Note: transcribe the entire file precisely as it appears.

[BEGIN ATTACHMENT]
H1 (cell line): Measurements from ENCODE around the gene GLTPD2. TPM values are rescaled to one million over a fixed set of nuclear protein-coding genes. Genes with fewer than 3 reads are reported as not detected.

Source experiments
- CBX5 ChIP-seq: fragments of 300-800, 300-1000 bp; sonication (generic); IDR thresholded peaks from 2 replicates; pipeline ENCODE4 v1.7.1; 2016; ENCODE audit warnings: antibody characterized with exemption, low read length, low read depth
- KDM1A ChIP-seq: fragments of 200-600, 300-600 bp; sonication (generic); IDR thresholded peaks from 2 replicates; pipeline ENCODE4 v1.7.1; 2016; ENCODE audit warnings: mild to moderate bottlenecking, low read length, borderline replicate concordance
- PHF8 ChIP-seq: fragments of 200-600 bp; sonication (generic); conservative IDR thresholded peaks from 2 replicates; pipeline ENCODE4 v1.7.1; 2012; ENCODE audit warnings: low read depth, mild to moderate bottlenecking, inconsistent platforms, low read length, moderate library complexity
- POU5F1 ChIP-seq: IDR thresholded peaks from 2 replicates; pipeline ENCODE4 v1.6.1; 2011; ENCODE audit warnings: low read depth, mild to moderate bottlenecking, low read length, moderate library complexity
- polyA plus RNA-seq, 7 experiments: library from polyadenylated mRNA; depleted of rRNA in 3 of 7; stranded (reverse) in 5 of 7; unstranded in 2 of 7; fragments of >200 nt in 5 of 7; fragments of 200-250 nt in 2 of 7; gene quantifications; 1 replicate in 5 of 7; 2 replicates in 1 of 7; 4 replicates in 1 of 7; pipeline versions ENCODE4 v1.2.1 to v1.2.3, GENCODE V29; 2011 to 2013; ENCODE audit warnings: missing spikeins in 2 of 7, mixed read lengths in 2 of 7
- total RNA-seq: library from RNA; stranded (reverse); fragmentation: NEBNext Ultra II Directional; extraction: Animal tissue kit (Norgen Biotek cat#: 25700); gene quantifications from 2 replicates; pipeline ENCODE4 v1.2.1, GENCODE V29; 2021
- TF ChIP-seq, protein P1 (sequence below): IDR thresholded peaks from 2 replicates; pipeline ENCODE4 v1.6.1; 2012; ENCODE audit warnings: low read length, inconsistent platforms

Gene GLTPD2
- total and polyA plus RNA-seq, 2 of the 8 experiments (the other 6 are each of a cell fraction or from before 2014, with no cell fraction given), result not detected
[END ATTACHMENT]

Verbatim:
H1 (cell line): Measurements from ENCODE around the gene GLTPD2. TPM values are rescaled to one million over a fixed set of nuclear protein-coding genes. Genes with fewer than 3 reads are reported as not detected.

Source experiments
- CBX5 ChIP-seq: fragments of 300-800, 300-1000 bp; sonication (generic); IDR thresholded peaks from 2 replicates; pipeline ENCODE4 v1.7.1; 2016; ENCODE audit warnings: antibody characterized with exemption, low read length, low read depth
- KDM1A ChIP-seq: fragments of 200-600, 300-600 bp; sonication (generic); IDR thresholded peaks from 2 replicates; pipeline ENCODE4 v1.7.1; 2016; ENCODE audit warnings: mild to moderate bottlenecking, low read length, borderline replicate concordance
- PHF8 ChIP-seq: fragments of 200-600 bp; sonication (generic); conservative IDR thresholded peaks from 2 replicates; pipeline ENCODE4 v1.7.1; 2012; ENCODE audit warnings: low read depth, mild to moderate bottlenecking, inconsistent platforms, low read length, moderate library complexity
- POU5F1 ChIP-seq: IDR thresholded peaks from 2 replicates; pipeline ENCODE4 v1.6.1; 2011; ENCODE audit warnings: low read depth, mild to moderate bottlenecking, low read length, moderate library complexity
- polyA plus RNA-seq, 7 experiments: library from polyadenylated mRNA; depleted of rRNA in 3 of 7; stranded (reverse) in 5 of 7; unstranded in 2 of 7; fragments of >200 nt in 5 of 7; fragments of 200-250 nt in 2 of 7; gene quantifications; 1 replicate in 5 of 7; 2 replicates in 1 of 7; 4 replicates in 1 of 7; pipeline versions ENCODE4 v1.2.1 to v1.2.3, GENCODE V29; 2011 to 2013; ENCODE audit warnings: missing spikeins in 2 of 7, mixed read lengths in 2 of 7
- total RNA-seq: library from RNA; stranded (reverse); fragmentation: NEBNext Ultra II Directional; extraction: Animal tissue kit (Norgen Biotek cat#: 25700); gene quantifications from 2 replicates; pipeline ENCODE4 v1.2.1, GENCODE V29; 2021
- TF ChIP-seq, protein P1 (sequence below): IDR thresholded peaks from 2 replicates; pipeline ENCODE4 v1.6.1; 2012; ENCODE audit warnings: low read length, inconsistent platforms

Gene GLTPD2
- total and polyA plus RNA-seq, 2 of the 8 experiments (the other 6 are each of a cell fraction or from before 2014, with no cell fraction given), result not detected